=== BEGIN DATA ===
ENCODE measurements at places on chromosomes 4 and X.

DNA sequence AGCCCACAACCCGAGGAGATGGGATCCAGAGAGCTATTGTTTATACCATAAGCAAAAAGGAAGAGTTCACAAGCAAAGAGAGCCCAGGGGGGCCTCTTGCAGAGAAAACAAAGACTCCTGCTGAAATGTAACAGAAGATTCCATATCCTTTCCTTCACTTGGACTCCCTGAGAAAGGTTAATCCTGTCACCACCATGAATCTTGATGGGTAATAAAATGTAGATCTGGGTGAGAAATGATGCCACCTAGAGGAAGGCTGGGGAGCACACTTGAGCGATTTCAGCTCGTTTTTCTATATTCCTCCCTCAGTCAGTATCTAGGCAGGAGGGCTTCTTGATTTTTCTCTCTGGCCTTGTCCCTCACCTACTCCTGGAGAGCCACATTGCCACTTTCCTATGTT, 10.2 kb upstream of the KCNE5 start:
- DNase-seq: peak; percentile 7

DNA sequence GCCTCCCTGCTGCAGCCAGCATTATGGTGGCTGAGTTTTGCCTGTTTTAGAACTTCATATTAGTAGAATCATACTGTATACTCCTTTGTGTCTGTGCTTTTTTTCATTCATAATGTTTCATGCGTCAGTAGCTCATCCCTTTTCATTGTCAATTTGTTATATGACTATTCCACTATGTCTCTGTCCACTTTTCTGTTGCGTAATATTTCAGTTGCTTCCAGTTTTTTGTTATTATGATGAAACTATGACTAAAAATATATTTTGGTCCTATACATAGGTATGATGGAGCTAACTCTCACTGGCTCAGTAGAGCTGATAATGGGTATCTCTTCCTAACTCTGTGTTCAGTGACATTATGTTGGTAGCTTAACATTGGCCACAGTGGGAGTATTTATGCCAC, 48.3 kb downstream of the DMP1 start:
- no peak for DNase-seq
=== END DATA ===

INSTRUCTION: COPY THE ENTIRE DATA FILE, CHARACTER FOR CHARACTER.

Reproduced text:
ENCODE measurements at places on chromosomes 4 and X.

DNA sequence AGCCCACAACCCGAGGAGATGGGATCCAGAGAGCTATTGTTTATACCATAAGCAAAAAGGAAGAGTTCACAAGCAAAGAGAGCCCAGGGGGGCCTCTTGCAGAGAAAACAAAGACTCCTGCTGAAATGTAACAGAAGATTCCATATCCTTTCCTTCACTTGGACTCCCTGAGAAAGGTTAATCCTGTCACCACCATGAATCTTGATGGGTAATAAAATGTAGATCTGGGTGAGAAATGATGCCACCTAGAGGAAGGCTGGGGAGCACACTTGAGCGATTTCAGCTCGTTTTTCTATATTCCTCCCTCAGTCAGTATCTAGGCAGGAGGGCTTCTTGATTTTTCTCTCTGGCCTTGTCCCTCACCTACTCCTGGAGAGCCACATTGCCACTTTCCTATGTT, 10.2 kb upstream of the KCNE5 start:
- DNase-seq: peak; percentile 7

DNA sequence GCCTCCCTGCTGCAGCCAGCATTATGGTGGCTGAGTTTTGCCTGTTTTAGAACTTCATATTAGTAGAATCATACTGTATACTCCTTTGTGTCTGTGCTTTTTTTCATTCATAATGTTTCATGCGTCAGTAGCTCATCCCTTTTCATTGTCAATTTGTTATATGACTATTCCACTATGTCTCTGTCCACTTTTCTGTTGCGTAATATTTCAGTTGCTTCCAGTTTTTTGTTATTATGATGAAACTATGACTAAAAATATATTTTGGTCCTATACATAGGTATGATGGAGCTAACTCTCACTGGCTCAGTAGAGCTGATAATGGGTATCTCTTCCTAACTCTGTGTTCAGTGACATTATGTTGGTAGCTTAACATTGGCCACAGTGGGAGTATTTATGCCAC, 48.3 kb downstream of the DMP1 start:
- no peak for DNase-seq